Megan is a chapter leader at Active Minds at UCLA and a member of the Active Minds Student Advisory Committee.

What We Say Matters Fri, 23 Sep 2016 13:00:41 +0000 Written by Megan Larson, Active Minds Student Advisory Committee and Active Minds at UCLA member.

I’m here. I’m breathing. I’m alive. This surprises me sometimes. Then I remember how lucky I am for this second chance.

When I attempted suicide I felt there was no hope left. I couldn’t imagine another day, another hour, even another minute of enduring the pain I was in. I was tired of fighting and I gave into the darkness I fought so hard to keep at bay daily.

I wish someone had been there to ask me the hard questions. I needed someone to ask me those specific and targeted questions: was I having thoughts of hurting myself; did I have a plan; and did I have the means to carry out that plan? I needed someone to be a bright light for me, someone to reach across the darkness of my depression that had left me numb to all emotion.

I’m so grateful that I’m still alive to say that I am the survivor of a suicide attempt. My experience has contributed to my passion for mental health advocacy and given me the desire to educate others about suicide. After all, suicide is the tenth leading cause of death in the United States, and second among people aged 15-34 years.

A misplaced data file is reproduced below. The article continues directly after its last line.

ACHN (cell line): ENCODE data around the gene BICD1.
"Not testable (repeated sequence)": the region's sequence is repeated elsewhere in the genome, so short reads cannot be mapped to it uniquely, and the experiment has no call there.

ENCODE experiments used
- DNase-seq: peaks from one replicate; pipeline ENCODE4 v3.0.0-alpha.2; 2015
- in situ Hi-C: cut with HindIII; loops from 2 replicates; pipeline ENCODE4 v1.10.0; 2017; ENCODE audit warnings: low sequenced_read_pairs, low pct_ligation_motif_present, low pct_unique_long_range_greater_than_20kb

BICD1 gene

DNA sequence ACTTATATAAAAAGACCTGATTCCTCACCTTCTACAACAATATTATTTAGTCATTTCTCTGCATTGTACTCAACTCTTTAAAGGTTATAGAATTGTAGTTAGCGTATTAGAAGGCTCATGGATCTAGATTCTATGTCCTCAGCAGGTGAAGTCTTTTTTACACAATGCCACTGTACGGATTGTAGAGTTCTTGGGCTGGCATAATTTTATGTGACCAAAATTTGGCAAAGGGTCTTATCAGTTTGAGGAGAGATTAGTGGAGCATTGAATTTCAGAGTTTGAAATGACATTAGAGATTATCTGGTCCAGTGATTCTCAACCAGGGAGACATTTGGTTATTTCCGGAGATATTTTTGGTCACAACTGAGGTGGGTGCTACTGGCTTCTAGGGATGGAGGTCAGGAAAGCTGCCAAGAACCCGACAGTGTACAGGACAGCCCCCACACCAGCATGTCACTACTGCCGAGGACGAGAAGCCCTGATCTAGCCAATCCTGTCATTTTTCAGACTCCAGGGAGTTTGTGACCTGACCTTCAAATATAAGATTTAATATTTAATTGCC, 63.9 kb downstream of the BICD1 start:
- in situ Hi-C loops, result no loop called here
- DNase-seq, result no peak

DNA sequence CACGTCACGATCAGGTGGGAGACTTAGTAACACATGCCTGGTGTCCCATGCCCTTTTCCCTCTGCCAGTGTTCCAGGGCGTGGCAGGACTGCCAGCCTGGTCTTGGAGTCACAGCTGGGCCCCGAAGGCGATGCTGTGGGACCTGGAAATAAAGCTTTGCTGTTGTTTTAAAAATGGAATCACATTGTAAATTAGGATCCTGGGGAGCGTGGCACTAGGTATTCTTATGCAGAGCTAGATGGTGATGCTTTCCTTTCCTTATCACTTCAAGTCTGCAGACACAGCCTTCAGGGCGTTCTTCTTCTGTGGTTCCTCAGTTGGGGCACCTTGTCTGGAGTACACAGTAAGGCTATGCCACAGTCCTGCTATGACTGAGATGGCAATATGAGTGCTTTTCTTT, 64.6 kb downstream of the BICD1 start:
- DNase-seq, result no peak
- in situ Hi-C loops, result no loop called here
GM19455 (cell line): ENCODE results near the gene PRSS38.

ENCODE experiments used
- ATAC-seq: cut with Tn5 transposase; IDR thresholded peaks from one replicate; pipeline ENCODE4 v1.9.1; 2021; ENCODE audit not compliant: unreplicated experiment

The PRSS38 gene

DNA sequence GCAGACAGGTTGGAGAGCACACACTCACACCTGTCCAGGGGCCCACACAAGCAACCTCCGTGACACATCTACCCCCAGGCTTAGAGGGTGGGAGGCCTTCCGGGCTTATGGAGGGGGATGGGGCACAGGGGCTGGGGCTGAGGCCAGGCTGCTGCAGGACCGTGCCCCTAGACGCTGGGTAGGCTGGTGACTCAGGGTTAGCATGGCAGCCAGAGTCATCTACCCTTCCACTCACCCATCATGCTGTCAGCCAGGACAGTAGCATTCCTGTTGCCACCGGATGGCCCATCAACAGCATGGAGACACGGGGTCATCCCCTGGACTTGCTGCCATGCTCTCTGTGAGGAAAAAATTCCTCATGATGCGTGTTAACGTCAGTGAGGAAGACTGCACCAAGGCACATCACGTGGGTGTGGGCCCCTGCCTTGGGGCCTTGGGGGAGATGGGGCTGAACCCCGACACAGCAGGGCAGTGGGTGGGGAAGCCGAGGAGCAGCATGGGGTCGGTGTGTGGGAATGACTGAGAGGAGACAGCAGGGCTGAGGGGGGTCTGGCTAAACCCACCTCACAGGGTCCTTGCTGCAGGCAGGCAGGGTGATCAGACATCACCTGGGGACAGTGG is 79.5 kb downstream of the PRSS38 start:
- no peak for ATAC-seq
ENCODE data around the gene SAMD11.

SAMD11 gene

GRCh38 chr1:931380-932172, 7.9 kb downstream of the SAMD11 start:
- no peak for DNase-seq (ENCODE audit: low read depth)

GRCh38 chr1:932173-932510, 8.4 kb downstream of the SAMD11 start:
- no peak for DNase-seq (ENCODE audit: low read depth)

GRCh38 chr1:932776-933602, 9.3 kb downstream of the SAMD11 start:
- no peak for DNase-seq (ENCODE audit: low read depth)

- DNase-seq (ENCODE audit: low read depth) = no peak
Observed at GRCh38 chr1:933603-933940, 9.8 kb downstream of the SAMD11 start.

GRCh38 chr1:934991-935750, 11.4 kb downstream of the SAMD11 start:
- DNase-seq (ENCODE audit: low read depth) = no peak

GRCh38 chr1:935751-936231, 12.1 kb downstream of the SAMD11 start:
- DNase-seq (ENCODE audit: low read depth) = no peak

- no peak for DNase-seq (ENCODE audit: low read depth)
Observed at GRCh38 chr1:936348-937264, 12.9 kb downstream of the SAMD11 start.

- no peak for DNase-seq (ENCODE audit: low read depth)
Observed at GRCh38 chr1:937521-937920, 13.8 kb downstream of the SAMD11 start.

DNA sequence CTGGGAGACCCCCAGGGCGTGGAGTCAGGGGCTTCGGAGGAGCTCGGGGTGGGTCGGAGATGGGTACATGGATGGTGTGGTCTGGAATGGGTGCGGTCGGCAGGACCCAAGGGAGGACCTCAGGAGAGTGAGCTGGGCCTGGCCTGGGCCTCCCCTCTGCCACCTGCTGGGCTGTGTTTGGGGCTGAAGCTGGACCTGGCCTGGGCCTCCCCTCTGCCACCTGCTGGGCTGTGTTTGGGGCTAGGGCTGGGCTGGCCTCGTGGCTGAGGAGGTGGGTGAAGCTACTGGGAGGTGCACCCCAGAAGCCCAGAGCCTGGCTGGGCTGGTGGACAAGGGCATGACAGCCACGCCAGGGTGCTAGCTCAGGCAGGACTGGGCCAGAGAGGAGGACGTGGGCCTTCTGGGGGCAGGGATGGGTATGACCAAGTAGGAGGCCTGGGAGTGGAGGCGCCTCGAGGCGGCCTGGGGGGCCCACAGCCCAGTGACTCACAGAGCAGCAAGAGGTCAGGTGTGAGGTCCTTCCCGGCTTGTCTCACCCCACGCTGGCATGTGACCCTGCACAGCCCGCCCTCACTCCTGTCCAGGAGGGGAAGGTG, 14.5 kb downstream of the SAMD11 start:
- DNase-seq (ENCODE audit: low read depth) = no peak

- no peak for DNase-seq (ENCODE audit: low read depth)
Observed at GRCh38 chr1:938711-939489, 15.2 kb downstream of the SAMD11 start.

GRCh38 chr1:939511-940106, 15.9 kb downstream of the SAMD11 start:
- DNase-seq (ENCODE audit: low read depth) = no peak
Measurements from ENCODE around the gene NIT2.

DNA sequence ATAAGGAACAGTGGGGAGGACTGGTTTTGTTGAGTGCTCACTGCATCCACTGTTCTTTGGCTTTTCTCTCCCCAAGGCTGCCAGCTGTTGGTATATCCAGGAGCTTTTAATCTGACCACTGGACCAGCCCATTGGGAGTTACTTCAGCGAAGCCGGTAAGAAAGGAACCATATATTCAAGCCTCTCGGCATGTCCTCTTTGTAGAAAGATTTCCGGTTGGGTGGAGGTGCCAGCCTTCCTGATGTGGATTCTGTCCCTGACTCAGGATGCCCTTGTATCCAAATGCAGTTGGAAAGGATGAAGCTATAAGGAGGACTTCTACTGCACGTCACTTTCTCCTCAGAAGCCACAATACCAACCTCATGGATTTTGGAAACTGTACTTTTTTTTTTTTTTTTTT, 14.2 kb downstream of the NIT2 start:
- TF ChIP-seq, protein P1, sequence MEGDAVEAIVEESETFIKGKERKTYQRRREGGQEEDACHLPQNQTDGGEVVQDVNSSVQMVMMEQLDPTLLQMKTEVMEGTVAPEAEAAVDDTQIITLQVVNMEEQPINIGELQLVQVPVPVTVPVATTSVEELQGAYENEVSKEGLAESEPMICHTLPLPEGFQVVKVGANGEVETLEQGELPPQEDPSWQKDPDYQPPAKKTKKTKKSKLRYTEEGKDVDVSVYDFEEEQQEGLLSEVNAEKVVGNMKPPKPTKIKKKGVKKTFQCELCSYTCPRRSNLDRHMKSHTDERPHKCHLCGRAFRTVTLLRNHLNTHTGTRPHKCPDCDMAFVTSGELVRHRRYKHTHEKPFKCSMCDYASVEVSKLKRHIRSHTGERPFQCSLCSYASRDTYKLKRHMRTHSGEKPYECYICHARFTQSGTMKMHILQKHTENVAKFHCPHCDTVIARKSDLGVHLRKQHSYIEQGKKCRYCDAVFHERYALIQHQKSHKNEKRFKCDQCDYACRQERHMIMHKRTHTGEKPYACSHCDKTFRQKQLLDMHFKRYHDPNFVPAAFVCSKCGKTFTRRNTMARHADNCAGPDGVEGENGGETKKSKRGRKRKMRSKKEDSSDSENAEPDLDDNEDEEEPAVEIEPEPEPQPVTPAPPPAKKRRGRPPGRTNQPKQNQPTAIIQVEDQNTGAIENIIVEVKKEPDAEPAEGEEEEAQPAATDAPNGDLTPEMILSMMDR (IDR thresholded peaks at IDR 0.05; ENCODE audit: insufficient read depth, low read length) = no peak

Many are afraid to say the word “suicide,” especially to those they are concerned might be having suicidal thoughts; however, discussing suicide will not give someone the idea to take their life if they have not already thought about it themselves. Instead, letting go of the fear of the topic of suicide lets the person know that you are there for them.

Although I had a newfound sense of hope and desire to live after my attempt, those around me were careful to watch over me. They were unsure what to say or do. The first few days of my recovery seemed to have a strange quality to them. I felt disconnected and like I couldn’t participate in the world around me. I had all of these feelings but I couldn’t access them—I was in a bubble with my emotions just out of reach.

Although my parents were there for me, some of what they said and did was well-intentioned but misguided.